Bernie Ecclestone has added further fuel to the fire to those who contend that Ferrari get preferential treatment in Formula 1 compared to their rivals, by claiming that the Scuderia is the only team that would be missed from the top flight were it to disappear.

It has often been whispered within the grand prix paddock that if you are driving a scarlet machine, you are more likely to be let off an indiscretion than if you are behind the wheel of a different car, and Ecclestone's comment does nothing to dispel those suggestions. FIA President Max Mosley has previously stated that Ferrari is the most important team in the sport [see separate story - click here].

"It's bad for me to say this," F1's commercial rights-holder told the Financial Times, "but the only team we would really say we would miss is Ferrari. I wouldn't want to lose McLaren for sure. I wouldn't want to lose Williams."

Ecclestone went on to add that Honda - which announced last month that it was withdrawing from competition with immediate effect - would not be missed, criticising the Japanese manufacturer for firstly over-spending to an inordinate degree, and then suddenly pulling the plug when the on-track results failed to come.

"They didn't even look for sponsors," underlined the 78-year-old, who conversely confirmed in an interview with German publication Sport Bild that he is 'helping with the rescue of the team [in] the role of mediator'. "They stopped because they were ninth. [They were] pouring money in like there was no tomorrow."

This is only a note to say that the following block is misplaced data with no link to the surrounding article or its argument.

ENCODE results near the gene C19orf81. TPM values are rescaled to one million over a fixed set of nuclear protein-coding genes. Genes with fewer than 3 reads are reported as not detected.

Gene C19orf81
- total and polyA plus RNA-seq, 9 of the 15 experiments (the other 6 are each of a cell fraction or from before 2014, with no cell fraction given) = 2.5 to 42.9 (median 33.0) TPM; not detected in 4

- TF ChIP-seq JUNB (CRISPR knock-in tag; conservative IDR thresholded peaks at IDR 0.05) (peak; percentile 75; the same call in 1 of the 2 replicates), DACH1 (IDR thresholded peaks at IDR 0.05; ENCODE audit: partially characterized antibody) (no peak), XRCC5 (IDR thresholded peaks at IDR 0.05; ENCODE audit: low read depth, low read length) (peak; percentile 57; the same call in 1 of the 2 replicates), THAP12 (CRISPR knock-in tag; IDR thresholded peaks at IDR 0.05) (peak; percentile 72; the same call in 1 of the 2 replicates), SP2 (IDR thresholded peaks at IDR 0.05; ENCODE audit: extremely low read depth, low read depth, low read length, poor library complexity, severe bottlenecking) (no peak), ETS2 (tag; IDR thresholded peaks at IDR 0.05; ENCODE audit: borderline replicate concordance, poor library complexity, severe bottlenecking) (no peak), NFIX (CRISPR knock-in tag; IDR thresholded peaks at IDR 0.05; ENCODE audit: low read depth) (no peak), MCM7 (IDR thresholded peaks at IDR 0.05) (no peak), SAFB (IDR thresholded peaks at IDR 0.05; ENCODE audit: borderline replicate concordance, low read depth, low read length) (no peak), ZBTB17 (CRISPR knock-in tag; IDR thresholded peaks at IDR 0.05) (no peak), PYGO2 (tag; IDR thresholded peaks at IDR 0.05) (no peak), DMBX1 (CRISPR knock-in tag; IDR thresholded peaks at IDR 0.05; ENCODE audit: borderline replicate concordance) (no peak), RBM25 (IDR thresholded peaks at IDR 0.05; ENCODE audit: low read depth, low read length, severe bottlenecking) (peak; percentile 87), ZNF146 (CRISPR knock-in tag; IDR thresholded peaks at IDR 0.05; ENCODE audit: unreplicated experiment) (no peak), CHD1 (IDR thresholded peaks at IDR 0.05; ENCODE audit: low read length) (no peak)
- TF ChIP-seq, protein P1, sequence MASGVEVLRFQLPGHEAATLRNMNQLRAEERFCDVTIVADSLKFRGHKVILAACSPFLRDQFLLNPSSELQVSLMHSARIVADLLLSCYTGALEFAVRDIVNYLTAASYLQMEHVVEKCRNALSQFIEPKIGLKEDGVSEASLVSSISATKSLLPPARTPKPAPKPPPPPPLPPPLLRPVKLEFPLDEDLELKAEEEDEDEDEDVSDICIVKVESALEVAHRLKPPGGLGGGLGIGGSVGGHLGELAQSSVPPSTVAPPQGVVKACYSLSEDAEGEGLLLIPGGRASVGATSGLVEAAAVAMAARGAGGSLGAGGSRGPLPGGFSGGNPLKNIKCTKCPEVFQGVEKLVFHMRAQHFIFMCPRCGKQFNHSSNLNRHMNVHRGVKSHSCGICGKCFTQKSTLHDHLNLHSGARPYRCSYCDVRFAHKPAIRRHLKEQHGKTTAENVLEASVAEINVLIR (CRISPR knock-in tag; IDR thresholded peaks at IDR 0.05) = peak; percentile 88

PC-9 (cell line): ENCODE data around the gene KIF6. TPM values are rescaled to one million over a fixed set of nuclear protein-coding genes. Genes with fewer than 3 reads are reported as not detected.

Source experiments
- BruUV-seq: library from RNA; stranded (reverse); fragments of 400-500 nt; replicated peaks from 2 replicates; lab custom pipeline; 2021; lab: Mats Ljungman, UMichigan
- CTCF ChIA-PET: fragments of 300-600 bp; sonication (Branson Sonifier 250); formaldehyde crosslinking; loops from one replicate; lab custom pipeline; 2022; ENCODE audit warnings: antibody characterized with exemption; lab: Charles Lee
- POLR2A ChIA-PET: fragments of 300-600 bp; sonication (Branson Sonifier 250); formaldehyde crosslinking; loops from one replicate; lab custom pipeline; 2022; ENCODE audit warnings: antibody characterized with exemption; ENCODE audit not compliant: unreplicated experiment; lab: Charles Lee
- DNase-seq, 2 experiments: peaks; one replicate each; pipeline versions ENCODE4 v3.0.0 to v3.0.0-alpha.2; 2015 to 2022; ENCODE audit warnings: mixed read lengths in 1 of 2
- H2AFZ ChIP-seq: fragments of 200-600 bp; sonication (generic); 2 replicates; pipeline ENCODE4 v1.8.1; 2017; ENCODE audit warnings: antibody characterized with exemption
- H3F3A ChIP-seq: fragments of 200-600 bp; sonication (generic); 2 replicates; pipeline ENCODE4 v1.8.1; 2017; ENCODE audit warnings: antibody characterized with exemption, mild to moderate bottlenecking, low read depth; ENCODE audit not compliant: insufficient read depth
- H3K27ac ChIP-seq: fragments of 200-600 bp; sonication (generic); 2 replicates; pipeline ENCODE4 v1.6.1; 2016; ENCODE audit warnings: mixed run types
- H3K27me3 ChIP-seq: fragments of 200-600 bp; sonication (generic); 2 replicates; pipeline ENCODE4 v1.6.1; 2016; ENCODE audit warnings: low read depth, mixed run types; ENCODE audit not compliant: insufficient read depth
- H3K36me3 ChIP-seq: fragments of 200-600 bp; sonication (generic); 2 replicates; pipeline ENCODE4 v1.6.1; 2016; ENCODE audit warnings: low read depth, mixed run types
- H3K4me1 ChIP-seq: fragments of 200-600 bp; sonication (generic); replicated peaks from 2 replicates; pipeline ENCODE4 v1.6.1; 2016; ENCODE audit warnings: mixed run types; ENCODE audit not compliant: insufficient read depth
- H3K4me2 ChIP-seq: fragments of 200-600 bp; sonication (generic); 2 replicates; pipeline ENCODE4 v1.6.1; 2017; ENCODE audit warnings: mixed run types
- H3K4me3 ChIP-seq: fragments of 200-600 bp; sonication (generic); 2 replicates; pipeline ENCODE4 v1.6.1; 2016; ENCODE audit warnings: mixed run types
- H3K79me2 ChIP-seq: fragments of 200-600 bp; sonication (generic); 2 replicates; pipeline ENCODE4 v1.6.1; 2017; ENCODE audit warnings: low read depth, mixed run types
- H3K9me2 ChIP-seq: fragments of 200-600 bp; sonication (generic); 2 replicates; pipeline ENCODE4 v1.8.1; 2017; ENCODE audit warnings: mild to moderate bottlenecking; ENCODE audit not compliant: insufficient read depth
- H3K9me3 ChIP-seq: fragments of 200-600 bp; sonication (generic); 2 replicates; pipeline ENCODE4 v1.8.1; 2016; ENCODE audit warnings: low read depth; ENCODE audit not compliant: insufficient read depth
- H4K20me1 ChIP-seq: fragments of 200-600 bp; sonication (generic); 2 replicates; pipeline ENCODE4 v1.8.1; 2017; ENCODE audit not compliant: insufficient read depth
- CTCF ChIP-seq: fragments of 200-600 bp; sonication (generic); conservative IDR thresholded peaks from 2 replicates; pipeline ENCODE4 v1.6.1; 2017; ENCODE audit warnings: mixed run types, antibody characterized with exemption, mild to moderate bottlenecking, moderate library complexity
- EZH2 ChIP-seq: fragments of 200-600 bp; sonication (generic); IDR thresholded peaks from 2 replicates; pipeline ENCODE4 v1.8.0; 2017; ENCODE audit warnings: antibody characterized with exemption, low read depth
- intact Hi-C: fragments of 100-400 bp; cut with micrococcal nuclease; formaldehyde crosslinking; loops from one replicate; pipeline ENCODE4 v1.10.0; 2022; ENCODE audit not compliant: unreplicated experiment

Honda has a deadline of the end of January for a sale to be completed or else risk seeing the doors close for good at its Brackley-based operation. The likelihood of a deal materialising was recently plunged into further doubt, when the squad's CEO Nick Fry was forced to deny that he was running the risk of a conflict of interest in having made his own offer whilst at the same time continuing to vet the general bidding process [see separate story - click here].

A spokesman for the British Government's Department for Business Enterprise and Regulatory Reform (BERR), however, has clarified that no investigation has been either undertaken or requested.

Meanwhile, Ecclestone has insisted that his Formula One Management (FOM) company has no binding obligation to put 20 cars on the starting grid for the Australian Grand Prix in just over two months' time. It is rumoured that FOM's contracts with race promoters and TV broadcasters guarantee a grid of at least 20 cars. Should Honda not be bought, there will be just 18 in Melbourne.

"That's typical Formula 1," he told German magazine Auto Motor und Sport. "There is no such rule. People talk about things even when they do not understand.

"There will be 20 cars because you can expect Honda to be sold. Even if that is not the case, it would not be a problem. If we can reduce the costs enough, there will be plenty of teams who want to participate in the world championship."

Renault F1 managing director Flavio Briatore has also waded into the row, suggesting that Honda should have heeded his warnings about slashing expenditure long before they let their team fall prey to the current global credit crunch.

"If Honda had listened to me five years ago, maybe they'd still be in business," the Italian stated.


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